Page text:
The damage of examples

September 1, 2014

Topics: Accessibility, Web Development.

These are lies we tell:

“This is just an example.”

“This is a demo, not for use as production code.”

No, it’s not. You’re wrong. It may not be code you, the author, would use in production. But as soon as you published it, the likelihood that it will become production code in somebody else’s project skyrockets.

And this is inevitably damaging. These examples can be horrible in many ways – reliability, portability, security – and accessibility. In a surprising turn, I’ll be talking about the accessibility problem.

I understand what the problem is – when we write an example, we want it to be a concise demonstration of the principle we’re illustrating, so we strip out the encumbrances like escaping, sanitizing, and elaborations that aren’t central to the point we want to make. Labels and ARIA attributes are definitely in the list of things that make the code more complex.

I don’t have a problem with this.

But when we don’t also include a version of the code that does include everything that makes the code safe and accessible, we act irresponsibly.

Accessibility is a feature that’s far too frequently omitted from examples, unless the examples in question are about accessibility. Fine. Accessibility related attributes are verbose, and may distract from the point in question. But they’re also crucial to the usability of the code for many people. Inviting the propagation of inaccessible code is a shame, and is one of the reasons that the accessibility battle is so difficult.

How about an example?

I’ve seen this many times, but I’m not doing this to call out any particular individuals; this is a systematic problem, and is at its worst in some of the large tutorial oriented sites.

Let’s take a look at an example provided by that stellar example of web programming education, W3 Schools. W3 Schools isn’t exactly known for the highest quality of information — but they are definitely one of the first results you’re likely to find for many basic questions; so this is a place to look to find massively propagated issues.

PHP 5 Complete Form Example

The tutorial is about how to keep variables in a form after the form is submitted. Obviously, accessibility isn’t the focus of the tutorial. Fair enough.

But knowing people’s habits, what’s going to be taken away from this by a person who’s just trying to learn what to do? This code:

Name: <input type="text" name="name" value="<?php echo 

E-mail: <input type="text" name="email" value="<?php echo $email;?>">

Website: <input type="text" name="website" value="<?php echo $website;?>">

Comment: <textarea name="comment" rows="5" cols="40"><?php echo $comment;?></textarea>

<input type="radio" name="gender"
<?php if (isset($gender) && $gender=="female") echo "checked";?>
<input type="radio" name="gender"
<?php if (isset($gender) && $gender=="male") echo "checked";?>

This isn’t the full code – so maybe the full, working code example includes some labels. No. No, it doesn’t.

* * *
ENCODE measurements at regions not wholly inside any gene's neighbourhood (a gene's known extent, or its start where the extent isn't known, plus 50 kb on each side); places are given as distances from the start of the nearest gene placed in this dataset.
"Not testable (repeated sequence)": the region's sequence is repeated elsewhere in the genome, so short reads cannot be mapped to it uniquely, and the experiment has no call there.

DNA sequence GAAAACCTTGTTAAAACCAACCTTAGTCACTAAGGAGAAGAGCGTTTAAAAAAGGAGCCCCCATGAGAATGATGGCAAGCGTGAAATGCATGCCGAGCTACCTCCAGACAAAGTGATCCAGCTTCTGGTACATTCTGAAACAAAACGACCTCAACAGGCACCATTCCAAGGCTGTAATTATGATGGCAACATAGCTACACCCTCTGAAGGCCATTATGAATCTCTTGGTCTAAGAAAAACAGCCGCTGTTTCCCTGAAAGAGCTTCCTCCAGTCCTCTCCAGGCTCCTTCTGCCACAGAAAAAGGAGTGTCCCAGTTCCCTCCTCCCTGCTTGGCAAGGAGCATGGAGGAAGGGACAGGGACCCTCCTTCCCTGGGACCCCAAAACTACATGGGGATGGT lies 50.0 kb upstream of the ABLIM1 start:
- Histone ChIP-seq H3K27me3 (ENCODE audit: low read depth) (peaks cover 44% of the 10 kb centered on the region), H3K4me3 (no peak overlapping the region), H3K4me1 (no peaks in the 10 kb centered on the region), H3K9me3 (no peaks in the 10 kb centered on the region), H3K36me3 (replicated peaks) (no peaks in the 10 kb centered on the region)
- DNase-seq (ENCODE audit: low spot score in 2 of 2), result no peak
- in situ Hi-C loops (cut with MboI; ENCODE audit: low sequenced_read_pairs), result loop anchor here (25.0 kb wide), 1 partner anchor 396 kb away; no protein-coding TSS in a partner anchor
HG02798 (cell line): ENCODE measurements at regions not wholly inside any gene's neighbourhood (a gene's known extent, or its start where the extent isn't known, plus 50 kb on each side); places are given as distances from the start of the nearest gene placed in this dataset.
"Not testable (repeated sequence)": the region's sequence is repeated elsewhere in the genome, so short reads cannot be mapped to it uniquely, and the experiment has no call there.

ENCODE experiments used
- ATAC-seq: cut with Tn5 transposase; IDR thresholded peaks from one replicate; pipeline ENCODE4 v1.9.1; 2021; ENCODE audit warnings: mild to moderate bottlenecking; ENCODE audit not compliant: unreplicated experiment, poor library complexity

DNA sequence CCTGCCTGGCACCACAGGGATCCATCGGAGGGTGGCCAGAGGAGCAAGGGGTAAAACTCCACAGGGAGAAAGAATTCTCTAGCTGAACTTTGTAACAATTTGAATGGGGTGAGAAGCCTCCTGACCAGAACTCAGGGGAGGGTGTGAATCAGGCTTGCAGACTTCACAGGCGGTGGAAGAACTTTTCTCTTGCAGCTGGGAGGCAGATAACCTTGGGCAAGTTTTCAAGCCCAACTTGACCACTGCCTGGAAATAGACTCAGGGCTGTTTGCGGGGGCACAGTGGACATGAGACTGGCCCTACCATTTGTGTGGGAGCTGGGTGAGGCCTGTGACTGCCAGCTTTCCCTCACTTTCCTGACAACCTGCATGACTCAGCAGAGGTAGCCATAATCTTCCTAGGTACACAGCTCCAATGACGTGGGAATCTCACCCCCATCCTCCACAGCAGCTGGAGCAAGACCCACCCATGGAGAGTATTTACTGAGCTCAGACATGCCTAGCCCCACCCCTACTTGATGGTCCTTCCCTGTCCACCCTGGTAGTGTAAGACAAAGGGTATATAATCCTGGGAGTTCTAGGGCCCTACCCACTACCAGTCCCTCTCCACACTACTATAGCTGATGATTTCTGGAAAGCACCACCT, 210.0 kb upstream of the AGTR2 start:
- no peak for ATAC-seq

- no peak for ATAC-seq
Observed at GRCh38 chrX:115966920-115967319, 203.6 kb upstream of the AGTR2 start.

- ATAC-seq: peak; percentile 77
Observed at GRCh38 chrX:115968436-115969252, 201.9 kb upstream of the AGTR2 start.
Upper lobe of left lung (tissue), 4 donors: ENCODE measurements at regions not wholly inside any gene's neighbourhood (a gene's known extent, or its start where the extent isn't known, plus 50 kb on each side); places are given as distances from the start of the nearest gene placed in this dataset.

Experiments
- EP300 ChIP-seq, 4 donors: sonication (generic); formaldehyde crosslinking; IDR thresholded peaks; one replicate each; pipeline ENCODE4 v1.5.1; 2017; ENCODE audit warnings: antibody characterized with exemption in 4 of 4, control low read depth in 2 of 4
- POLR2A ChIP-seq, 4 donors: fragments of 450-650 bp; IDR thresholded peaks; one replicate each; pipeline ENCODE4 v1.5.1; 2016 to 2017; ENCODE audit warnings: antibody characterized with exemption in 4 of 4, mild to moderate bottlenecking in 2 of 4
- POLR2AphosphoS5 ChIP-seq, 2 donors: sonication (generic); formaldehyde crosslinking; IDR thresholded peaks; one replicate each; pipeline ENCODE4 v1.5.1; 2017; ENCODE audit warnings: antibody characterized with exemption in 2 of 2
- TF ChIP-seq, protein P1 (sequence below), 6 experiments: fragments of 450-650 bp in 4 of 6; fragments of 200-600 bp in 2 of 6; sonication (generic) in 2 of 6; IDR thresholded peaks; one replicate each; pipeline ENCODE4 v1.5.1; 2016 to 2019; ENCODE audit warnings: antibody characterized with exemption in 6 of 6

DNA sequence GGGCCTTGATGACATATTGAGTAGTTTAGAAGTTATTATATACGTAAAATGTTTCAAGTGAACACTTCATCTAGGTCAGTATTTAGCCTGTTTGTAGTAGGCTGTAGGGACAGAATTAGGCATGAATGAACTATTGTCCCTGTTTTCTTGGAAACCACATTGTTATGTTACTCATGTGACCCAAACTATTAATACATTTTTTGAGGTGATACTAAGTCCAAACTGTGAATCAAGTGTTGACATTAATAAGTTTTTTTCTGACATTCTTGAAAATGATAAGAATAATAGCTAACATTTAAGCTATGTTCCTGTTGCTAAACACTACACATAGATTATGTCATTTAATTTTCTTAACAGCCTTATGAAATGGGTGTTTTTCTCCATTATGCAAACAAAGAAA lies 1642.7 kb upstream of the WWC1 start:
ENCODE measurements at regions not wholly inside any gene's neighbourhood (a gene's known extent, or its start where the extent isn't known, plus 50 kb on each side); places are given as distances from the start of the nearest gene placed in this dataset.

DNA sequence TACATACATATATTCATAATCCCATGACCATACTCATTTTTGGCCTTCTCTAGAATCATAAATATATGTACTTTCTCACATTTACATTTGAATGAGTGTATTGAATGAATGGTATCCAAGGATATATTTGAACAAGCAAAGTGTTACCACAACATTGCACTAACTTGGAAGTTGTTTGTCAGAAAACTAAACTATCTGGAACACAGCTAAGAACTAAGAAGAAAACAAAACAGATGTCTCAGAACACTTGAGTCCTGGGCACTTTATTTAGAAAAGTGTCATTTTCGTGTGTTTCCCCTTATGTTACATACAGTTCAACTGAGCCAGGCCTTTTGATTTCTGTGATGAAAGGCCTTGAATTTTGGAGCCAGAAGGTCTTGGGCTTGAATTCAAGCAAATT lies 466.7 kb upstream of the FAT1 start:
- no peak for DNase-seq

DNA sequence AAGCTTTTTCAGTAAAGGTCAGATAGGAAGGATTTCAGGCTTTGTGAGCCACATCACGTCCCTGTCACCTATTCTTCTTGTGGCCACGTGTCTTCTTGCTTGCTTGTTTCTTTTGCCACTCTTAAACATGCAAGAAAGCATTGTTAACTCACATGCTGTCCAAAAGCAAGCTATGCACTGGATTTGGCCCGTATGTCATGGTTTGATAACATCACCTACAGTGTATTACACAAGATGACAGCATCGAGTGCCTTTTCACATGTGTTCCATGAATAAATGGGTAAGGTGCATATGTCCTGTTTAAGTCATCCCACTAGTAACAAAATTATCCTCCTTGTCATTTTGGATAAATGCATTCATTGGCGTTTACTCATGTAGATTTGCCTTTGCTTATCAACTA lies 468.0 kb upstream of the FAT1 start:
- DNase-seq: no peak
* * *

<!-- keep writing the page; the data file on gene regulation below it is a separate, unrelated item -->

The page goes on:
This is an extremely simple form; but every person who copies this into a project because they don’t know any better is creating an inaccessible experience on that project.

What’s your point?

If you’re going to teach somebody about the web, and how to create good products, that means making sure that every example gives the opportunity to do something right — not just a test scenario, to prove that something works in general terms. Education needs to be integrated: it should never be an option to learn how to do something incorrectly. Whatever the specific issue that’s being addressed, the examples used must not simplify to the point that they introduce new problems.

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12 Comments to “The damage of examples”

  1. Thanks for sharing, Jens! The link to WTF A11y in your Google Plus thread is very interesting.

  2. One of your readers shared this with me after I posted a similar note on Google+ [1]—I couldn’t agree more. What I like to see in particular is the bigger companies, like Google, Facebook, Twitter, &c., to step it up.


  3. @Ulrich

    Sorry – your comment got flagged by Akismet and I missed it!

    Yes, that’s exactly my point – the examples need to and should be simplified in order to educate readily; and having a series of snippets that illustrate simple cases is fine. But they need to be accompanied by legitimate examples that flesh out the necessary code, in addition to the minimal version.

    It’s particularly concerning, as Wojtek mentions, when the tutorial is targeted at beginners — this specific example is a great case study for that circumstance. This is a very basic task, and it’s more than reasonable to assume that the reader of the tutorial knows little about internationalization, accessibility, and security; so omitting all of those from every example is irresponsible.

  4. Very true. I actually ran into the same problem one day after this post has been published (